When we think about the world of online gambling, we can think that this is a bit of a shady industry. However, the UK Gambling Commission, UKGC for short, are tackling bad practice in the industry in order to make it a safer practice for players. Recently, we’ve seen some massive fines coming into play from this governing body.
LeoVegas and Self-Exclusion
Over the last few months, there have been a lot of fines handed down for a variety of different reasons. LeoVegas, one of the larger operators out there, have been fined because of their practices around self-exclusion. So what exactly does this mean?
Self-exclusion is a very valuable tool for players that have identified that they may have a gambling addiction. This allows them to put stops in place, effectively suspending their account for a set period of time. This can be temporary, for a month, or permanent – depending on what the player feels is appropriate.
During this time, the operator has some serious obligations to the player. They have to treat this player differently, as they have flagged that they have an issue with gambling. Problem gambling is a serious issue and one that operators have to respect and stamp out where possible. This means that they can’t communicate with the player to offer them promotions or attempt to have them coming back before their exclusionary period is up.
The failings of LeoVegas include marketing to these excluded players, allowing them to gamble and not taking reasonable steps to support them. They were also found to be running ads that were deemed to be misleading. These were misleading due to extensive terms that were not represented or claims that were embellished.
The result of this ruling was a £627,000 fine for the entertainment site, which was deemed to be the rough amount of profit accrued due to these business practices.
888’s £7.8million Fine
One of the largest fines that we’ve ever seen handed down by the UKGC is the £7.8million bill delivered to 888. This was on similar grounds to the previous one levied against LeoVegas, for failings relating to self-exclusion. As a much larger operator, it makes sense that they have a much bigger fine to pay.
More than 7000 of their excluded players were impacted by these failings. These players were still able to access their account and place bets, even after submitting their desire to exclude. This is a serious flaw within the self-exclusion system and for such a large operator it’s not an acceptable flaw to have.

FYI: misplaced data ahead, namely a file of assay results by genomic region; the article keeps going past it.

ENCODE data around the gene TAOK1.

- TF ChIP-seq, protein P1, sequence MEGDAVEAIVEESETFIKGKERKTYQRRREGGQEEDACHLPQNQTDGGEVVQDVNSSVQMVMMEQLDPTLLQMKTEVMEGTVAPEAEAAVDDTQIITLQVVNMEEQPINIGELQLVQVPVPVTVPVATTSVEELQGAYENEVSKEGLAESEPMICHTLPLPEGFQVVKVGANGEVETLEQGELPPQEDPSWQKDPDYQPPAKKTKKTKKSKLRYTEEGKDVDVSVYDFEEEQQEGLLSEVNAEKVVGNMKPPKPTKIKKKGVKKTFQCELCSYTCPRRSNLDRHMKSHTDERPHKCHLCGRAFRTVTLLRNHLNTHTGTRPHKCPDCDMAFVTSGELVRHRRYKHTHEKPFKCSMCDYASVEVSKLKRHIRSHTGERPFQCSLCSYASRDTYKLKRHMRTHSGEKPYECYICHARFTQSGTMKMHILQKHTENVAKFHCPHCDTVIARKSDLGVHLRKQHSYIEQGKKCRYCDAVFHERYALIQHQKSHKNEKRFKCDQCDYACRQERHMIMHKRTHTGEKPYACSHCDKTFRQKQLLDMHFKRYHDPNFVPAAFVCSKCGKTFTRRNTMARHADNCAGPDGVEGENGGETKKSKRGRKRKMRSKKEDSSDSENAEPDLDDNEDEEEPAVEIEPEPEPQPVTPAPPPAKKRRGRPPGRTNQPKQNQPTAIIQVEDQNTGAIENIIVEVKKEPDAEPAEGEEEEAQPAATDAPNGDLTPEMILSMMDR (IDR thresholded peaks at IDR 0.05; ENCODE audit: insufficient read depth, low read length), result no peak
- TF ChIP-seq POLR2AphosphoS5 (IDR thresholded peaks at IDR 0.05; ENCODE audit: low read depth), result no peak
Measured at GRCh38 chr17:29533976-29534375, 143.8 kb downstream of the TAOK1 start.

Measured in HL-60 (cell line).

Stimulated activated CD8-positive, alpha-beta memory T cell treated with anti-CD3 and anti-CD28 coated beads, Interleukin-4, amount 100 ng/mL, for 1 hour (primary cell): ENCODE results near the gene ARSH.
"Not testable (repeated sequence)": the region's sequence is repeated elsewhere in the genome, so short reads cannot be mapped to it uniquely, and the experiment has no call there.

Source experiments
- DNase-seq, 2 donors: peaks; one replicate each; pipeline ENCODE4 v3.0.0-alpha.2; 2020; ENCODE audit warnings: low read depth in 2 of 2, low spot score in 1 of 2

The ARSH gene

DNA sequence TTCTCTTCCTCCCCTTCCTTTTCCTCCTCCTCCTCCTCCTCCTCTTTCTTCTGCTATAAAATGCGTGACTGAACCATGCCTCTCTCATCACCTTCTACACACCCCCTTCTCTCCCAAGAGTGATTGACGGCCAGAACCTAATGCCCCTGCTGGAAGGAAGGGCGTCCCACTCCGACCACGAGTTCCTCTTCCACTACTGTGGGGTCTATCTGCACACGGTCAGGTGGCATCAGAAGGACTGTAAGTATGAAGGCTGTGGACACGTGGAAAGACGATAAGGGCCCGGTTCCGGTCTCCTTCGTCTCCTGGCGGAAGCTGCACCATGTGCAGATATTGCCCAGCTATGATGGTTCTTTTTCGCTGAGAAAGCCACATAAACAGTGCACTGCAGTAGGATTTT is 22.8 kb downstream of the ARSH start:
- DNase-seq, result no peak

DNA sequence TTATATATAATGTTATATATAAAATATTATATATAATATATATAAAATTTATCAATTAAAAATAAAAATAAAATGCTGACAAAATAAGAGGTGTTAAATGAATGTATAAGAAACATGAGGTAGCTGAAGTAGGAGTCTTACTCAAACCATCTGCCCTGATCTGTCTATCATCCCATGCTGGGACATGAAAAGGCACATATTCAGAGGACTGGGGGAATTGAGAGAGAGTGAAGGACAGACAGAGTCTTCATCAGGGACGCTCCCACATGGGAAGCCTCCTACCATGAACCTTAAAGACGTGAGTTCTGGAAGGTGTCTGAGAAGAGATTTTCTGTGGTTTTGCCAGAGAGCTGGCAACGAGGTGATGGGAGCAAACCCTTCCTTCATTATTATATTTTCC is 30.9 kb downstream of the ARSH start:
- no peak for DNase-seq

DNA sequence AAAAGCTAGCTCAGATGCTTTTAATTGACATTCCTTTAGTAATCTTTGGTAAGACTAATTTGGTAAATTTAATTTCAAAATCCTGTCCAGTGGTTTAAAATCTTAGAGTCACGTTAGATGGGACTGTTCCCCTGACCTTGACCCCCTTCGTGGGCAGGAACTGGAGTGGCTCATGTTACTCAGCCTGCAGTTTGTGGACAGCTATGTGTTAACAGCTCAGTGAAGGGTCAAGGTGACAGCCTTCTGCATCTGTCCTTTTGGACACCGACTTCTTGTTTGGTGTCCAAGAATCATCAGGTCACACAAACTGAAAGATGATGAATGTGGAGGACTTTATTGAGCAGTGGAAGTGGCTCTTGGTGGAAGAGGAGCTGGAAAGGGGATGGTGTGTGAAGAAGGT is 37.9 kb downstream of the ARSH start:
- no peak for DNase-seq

From there, it was also found that one of their players was able to place bets amounting to £1.3million without any form of checks. Operators are responsible for checking in on players spending habits, to ensure that they are playing with their own money and in a responsible fashion. This player had actually stolen this money from their employer and potential action from 888 could have mitigated this.
The money that has been fined by the UKGC was found to be the profits from these players and will be used to fund problem gambling charities. 888 are now working with the government body to produce a sturdier self-exclusion system going forward.
Systematic Failures from William Hill
Another big name operator, William Hill, has also been fined over the course of the last year. They have been fined a total of £6.2million because of what the UKGC are calling ‘systematic failures’. Money laundering is a serious concern for operators, as they have a responsibility to know their players to prevent this from happening.
Online gambling can be a funnel for those looking to launder money from illegal activities. As the money paid in and out of online gambling sites can be volatile, it’s an easy way to move cash around from illegal activities. The onus is on the operator to be able to assess where the money is coming from and identifying players to investigate further.
Ten of their customers were able to deposit over £1.2million, which was later found to be linked to criminal activity. This was deemed to be unacceptable by the UKGC, as they effectively allowed these illegal funds to be legitimised through their platform. In their eyes, William Hill should have taken steps to query where these funds were coming from on such high stakes wagers.
Next Steps for the UK Gambling Industry
This seems to be indicative of an overall trend within the industry, as more operators are taken to task over these issues. Socially responsible operators like Lucky Admiral are paving the way by taking steps to ensure that they are compliant. For many operators, it makes sense to attempt to create this kind of safety net by taking their own steps to be better, rather than waiting for a fine to be handed down.
In the wake of GDPR, these sites will also have to think about how they handle player data too. This is a massive undertaking for any gambling site, as they potentially have millions of player profiles. It can also be somewhat contradictory with the rights of self-excluded players. Although they can ask for their data to be removed, operators would still have to retain enough information to prevent them from gambling with them again.
We’ve also seen a lot of emphasis placed on underage gambling. These underage players can also be failed by the system, as they should be assessed prior to being able to gamble. This includes ID checks and flagging up fraudulent information. We’re also seeing a sizeable reduction in the number of sites using cartoon mascots, as these have also been deemed by the CAP as attractive to underage gamblers. We may see more fines on the way for sites that aren’t placing enough checks for these players.
The UK gambling market is becoming tougher for operators, as the UKGC proposes more rules and regulations. It seems that conscious operators will be able to change their processes to stay compliant, those that don’t will be at risk of a fine.